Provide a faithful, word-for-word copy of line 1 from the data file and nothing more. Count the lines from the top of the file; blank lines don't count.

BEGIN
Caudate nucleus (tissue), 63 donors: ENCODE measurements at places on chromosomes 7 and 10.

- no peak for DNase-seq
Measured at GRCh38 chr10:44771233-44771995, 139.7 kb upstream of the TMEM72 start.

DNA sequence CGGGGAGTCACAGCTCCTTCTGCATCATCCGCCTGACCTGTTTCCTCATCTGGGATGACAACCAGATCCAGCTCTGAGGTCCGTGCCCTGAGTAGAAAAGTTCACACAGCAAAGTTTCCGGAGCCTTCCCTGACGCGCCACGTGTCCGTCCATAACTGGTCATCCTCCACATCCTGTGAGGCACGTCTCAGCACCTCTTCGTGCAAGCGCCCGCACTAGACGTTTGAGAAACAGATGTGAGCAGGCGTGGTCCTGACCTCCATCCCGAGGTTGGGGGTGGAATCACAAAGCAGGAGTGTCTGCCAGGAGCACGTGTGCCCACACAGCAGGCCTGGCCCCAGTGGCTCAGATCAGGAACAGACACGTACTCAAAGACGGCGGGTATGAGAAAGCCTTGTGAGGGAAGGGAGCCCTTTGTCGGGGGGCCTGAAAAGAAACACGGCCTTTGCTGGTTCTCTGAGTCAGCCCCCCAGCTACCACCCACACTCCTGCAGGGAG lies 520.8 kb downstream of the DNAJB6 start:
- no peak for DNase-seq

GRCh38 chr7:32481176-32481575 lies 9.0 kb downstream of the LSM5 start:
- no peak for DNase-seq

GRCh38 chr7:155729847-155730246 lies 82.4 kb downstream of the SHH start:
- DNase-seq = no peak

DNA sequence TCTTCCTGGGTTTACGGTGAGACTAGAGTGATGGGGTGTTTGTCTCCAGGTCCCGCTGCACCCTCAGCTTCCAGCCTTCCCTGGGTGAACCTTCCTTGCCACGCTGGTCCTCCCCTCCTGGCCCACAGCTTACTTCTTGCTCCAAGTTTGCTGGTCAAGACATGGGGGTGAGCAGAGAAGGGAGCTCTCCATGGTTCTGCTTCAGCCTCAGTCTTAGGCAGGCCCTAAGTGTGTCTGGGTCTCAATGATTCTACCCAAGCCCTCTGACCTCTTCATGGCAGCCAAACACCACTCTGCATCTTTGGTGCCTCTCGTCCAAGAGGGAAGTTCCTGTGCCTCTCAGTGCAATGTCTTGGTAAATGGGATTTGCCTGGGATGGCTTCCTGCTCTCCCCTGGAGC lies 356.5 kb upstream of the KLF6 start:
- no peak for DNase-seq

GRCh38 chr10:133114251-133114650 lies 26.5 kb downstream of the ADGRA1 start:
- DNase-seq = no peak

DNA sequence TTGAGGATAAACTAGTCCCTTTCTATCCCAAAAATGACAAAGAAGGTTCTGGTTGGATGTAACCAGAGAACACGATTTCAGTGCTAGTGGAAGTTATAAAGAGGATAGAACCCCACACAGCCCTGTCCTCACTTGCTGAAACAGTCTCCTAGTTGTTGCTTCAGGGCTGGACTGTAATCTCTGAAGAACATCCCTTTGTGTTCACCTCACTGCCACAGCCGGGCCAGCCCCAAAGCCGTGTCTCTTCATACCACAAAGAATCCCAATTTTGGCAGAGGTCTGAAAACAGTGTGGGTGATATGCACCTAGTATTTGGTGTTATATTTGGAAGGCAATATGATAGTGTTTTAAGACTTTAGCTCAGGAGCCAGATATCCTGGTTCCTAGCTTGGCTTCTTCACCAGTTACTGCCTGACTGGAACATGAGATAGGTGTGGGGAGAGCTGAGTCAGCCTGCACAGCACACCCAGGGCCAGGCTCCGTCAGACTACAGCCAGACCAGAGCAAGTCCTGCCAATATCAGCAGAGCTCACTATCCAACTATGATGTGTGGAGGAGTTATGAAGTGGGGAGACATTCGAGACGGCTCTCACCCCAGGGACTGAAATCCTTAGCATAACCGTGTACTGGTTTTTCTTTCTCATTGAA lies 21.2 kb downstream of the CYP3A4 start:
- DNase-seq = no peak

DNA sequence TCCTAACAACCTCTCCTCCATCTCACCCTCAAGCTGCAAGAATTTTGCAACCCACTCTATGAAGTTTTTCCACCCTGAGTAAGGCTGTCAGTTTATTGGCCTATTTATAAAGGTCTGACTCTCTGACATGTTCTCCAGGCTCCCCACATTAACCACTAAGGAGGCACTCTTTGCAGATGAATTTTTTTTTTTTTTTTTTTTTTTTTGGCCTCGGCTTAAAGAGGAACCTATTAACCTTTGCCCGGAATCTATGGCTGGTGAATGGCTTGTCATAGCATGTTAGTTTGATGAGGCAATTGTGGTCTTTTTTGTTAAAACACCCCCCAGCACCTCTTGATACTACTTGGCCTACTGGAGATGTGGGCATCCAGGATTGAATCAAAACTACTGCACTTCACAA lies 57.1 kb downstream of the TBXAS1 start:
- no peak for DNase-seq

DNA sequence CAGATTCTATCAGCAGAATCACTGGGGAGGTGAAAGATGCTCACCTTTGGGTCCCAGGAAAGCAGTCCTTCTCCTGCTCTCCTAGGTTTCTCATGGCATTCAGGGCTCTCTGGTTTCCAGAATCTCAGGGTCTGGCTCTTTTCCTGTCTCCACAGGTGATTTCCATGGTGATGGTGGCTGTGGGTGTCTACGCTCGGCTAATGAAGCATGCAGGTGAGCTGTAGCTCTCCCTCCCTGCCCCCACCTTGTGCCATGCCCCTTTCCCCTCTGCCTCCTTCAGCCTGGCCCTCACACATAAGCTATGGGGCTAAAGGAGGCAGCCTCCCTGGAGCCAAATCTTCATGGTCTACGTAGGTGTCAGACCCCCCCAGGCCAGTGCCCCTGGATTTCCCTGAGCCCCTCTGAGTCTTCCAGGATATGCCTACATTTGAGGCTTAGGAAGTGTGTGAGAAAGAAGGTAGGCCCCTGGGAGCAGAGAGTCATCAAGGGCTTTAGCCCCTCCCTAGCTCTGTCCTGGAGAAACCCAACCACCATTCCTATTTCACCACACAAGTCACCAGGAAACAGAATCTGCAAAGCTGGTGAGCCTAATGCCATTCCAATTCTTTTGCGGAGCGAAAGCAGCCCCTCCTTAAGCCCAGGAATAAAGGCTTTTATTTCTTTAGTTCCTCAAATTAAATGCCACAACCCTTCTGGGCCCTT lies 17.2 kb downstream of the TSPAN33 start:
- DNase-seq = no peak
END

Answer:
Caudate nucleus (tissue), 63 donors: ENCODE measurements at places on chromosomes 7 and 10.